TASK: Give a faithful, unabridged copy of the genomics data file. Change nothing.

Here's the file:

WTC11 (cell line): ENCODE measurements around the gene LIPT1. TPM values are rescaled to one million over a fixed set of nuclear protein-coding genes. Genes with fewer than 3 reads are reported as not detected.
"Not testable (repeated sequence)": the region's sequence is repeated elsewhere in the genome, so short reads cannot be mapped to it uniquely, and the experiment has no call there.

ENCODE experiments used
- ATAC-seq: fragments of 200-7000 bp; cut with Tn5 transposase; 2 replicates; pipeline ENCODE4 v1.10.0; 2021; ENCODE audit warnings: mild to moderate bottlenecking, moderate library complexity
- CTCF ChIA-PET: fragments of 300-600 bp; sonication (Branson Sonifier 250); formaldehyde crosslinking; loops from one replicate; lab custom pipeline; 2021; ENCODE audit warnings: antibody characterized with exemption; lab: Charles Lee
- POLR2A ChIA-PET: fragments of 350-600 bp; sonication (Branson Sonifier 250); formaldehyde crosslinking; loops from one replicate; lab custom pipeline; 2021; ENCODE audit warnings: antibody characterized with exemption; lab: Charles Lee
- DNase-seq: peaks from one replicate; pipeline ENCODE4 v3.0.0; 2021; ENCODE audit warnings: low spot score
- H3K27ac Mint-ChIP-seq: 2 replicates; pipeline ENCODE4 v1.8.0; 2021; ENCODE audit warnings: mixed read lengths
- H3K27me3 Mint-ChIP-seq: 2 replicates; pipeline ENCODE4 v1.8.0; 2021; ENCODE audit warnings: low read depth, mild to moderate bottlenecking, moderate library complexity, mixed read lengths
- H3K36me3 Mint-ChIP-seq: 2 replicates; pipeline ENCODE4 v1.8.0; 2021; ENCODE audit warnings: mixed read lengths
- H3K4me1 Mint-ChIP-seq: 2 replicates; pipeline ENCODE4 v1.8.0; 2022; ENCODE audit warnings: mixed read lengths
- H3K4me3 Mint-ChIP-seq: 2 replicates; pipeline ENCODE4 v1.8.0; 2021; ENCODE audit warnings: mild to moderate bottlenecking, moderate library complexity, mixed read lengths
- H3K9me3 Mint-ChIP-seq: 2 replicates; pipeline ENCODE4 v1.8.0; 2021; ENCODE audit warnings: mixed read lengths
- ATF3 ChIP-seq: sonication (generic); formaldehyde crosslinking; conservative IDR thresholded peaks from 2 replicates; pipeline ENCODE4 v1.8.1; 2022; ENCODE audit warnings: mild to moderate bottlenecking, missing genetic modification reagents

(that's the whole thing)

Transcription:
WTC11 (cell line): ENCODE measurements around the gene LIPT1. TPM values are rescaled to one million over a fixed set of nuclear protein-coding genes. Genes with fewer than 3 reads are reported as not detected.
"Not testable (repeated sequence)": the region's sequence is repeated elsewhere in the genome, so short reads cannot be mapped to it uniquely, and the experiment has no call there.

ENCODE experiments used
- ATAC-seq: fragments of 200-7000 bp; cut with Tn5 transposase; 2 replicates; pipeline ENCODE4 v1.10.0; 2021; ENCODE audit warnings: mild to moderate bottlenecking, moderate library complexity
- CTCF ChIA-PET: fragments of 300-600 bp; sonication (Branson Sonifier 250); formaldehyde crosslinking; loops from one replicate; lab custom pipeline; 2021; ENCODE audit warnings: antibody characterized with exemption; lab: Charles Lee
- POLR2A ChIA-PET: fragments of 350-600 bp; sonication (Branson Sonifier 250); formaldehyde crosslinking; loops from one replicate; lab custom pipeline; 2021; ENCODE audit warnings: antibody characterized with exemption; lab: Charles Lee
- DNase-seq: peaks from one replicate; pipeline ENCODE4 v3.0.0; 2021; ENCODE audit warnings: low spot score
- H3K27ac Mint-ChIP-seq: 2 replicates; pipeline ENCODE4 v1.8.0; 2021; ENCODE audit warnings: mixed read lengths
- H3K27me3 Mint-ChIP-seq: 2 replicates; pipeline ENCODE4 v1.8.0; 2021; ENCODE audit warnings: low read depth, mild to moderate bottlenecking, moderate library complexity, mixed read lengths
- H3K36me3 Mint-ChIP-seq: 2 replicates; pipeline ENCODE4 v1.8.0; 2021; ENCODE audit warnings: mixed read lengths
- H3K4me1 Mint-ChIP-seq: 2 replicates; pipeline ENCODE4 v1.8.0; 2022; ENCODE audit warnings: mixed read lengths
- H3K4me3 Mint-ChIP-seq: 2 replicates; pipeline ENCODE4 v1.8.0; 2021; ENCODE audit warnings: mild to moderate bottlenecking, moderate library complexity, mixed read lengths
- H3K9me3 Mint-ChIP-seq: 2 replicates; pipeline ENCODE4 v1.8.0; 2021; ENCODE audit warnings: mixed read lengths
- ATF3 ChIP-seq: sonication (generic); formaldehyde crosslinking; conservative IDR thresholded peaks from 2 replicates; pipeline ENCODE4 v1.8.1; 2022; ENCODE audit warnings: mild to moderate bottlenecking, missing genetic modification reagents